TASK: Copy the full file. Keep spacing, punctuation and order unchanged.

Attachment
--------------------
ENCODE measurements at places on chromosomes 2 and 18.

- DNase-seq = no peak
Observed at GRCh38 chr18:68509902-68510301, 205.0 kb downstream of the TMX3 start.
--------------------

ENCODE measurements at places on chromosomes 2 and 18.

- DNase-seq = no peak
Observed at GRCh38 chr18:68509902-68510301, 205.0 kb downstream of the TMX3 start.